Human rights law: area of practice (barristers)
Human rights is an area of law concerned with the relationship between the individual and the state, and seeks to define the power the state can lawfully exercise on individuals.
Complex cases which can change lives
Human rights cases can intersect with any other area of practice, but normally arise in public law. Cases vary greatly in their complexity, and normally involve a challenge to a decision by a public body. This could be on matters such as the removal of an individual’s benefits, the outlawing of assisted suicide, the treatment of patients in hospitals, asylum claims or the detention of immigrants.
One example of a human rights case is the well-known Purdy case. Mrs Purdy was suffering from a degenerative disease and wanted to know if her husband would be prosecuted for assisting her to travel abroad to commit suicide. The director of public prosecutions only had general policies on prosecution of offences generally and refused to create a policy specific to assisted suicide. The case went to the House of Lords and it was held that it was a breach of her Article 8 private rights to not have clarity about the facts specific to this one offence.
On average, a case might take a year from start to finish. Papers are prepared and then exchanged between the two parties and both sides present evidence prior to a hearing (often one day) to decide whether human rights have been infringed or not.
Working as a human rights barrister
A human rights barrister might have around 20 cases on the go at any one time and lengthy preparation on cases means that only around 15 per cent of the time working is spent in court. Clients are usually individuals, public bodies such as local authorities, hospitals or the government, but barristers may also represent NGOs or companies. Cases are typically heard at the High Court and may progress up to the Court of Appeal and Supreme Court.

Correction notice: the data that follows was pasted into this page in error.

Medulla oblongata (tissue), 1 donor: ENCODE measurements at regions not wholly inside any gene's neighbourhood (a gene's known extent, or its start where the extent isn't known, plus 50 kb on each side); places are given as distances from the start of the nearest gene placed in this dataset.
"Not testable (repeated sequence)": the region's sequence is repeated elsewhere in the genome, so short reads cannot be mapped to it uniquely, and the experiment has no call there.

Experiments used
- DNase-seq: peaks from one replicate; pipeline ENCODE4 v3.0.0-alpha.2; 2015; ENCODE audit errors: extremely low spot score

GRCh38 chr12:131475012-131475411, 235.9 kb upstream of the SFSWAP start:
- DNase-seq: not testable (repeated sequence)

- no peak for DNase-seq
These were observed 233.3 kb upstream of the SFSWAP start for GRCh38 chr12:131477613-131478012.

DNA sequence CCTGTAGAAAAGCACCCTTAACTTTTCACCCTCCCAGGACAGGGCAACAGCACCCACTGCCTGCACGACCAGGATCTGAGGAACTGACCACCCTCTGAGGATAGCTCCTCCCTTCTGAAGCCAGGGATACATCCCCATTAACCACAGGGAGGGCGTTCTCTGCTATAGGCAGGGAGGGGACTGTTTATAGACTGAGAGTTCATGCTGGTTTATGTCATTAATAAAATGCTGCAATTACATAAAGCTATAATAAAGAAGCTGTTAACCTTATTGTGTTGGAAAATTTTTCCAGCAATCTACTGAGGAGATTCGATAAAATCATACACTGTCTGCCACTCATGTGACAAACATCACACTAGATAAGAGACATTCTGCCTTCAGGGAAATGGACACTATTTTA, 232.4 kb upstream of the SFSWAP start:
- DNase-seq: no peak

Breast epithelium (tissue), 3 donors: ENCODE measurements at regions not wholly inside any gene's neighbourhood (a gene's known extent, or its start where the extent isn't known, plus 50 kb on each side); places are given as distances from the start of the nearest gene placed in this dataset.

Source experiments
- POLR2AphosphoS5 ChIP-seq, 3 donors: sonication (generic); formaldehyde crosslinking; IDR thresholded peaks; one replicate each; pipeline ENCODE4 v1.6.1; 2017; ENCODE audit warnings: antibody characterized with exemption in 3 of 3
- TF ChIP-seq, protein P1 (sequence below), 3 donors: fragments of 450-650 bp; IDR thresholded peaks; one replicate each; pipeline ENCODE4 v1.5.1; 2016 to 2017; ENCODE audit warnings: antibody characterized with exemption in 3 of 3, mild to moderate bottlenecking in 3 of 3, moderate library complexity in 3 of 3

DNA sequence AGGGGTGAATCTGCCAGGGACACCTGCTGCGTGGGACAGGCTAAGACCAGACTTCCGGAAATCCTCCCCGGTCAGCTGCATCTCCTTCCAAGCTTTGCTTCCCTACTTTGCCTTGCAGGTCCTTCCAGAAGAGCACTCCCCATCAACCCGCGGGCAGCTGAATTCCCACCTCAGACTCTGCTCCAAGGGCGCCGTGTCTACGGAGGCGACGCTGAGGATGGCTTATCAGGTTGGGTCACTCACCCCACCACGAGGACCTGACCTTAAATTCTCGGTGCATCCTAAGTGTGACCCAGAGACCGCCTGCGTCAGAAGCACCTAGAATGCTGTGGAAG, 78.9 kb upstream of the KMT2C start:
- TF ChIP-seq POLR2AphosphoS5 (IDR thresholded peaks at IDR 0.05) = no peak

The work/life balance in this area is dependent on how you approach your career and how many cases you take on. The reality of life at the Bar is that barristers very often cancel social engagements at the last minute and this area is no different to many others.
One of the best things about human rights is the chance to be involved in an area of law that is interesting, important and worthwhile. Practitioners often have an interest in politics and the balance of power between the state and individuals.
One recent case is R (Tracey) v. Cambridge University Hospital NHS Foundation Trust and Secretary of State for Health, related to the Article 8 obligation to consult the patient before doctors decide not to resuscitate.
Funding in this area of law has recently been severely cut by the government. The legal aid cuts have arrived later to public and human rights law than the criminal and family bar, but will be just as devastating. The major potential knock-on effect is that if a public body is acting unlawfully then that unlawfulness may not be revealed due to lack of funding.
As a pupil
Pupils normally work between 9.00 am and 6.00 pm and get involved in the same work that their pupil supervisors do. The work may include: researching, drafting documents, sitting in on conferences with the solicitor and client, and giving views on strategies that could be used to try to win the case. In the second six you have the opportunity to take your own cases. It is a very competitive field, but it is perfectly possible to build up a practice with application.
Types of law practised
- As with public law, human rights law can interact with almost every other area of practice
Good human rights barristers have...
- Excellent oral advocacy skills
- A capacity for hard work
- The ability to think laterally and research information quickly
VIKRAM SACHDEVA is a barrister at 39 ESSEX STREET. He graduated from the University of Cambridge in 1992 with a degree in medicine and law, did a masters in law at Oxford in 1993, qualified as a doctor in 1996, and was called to the Bar in 1998.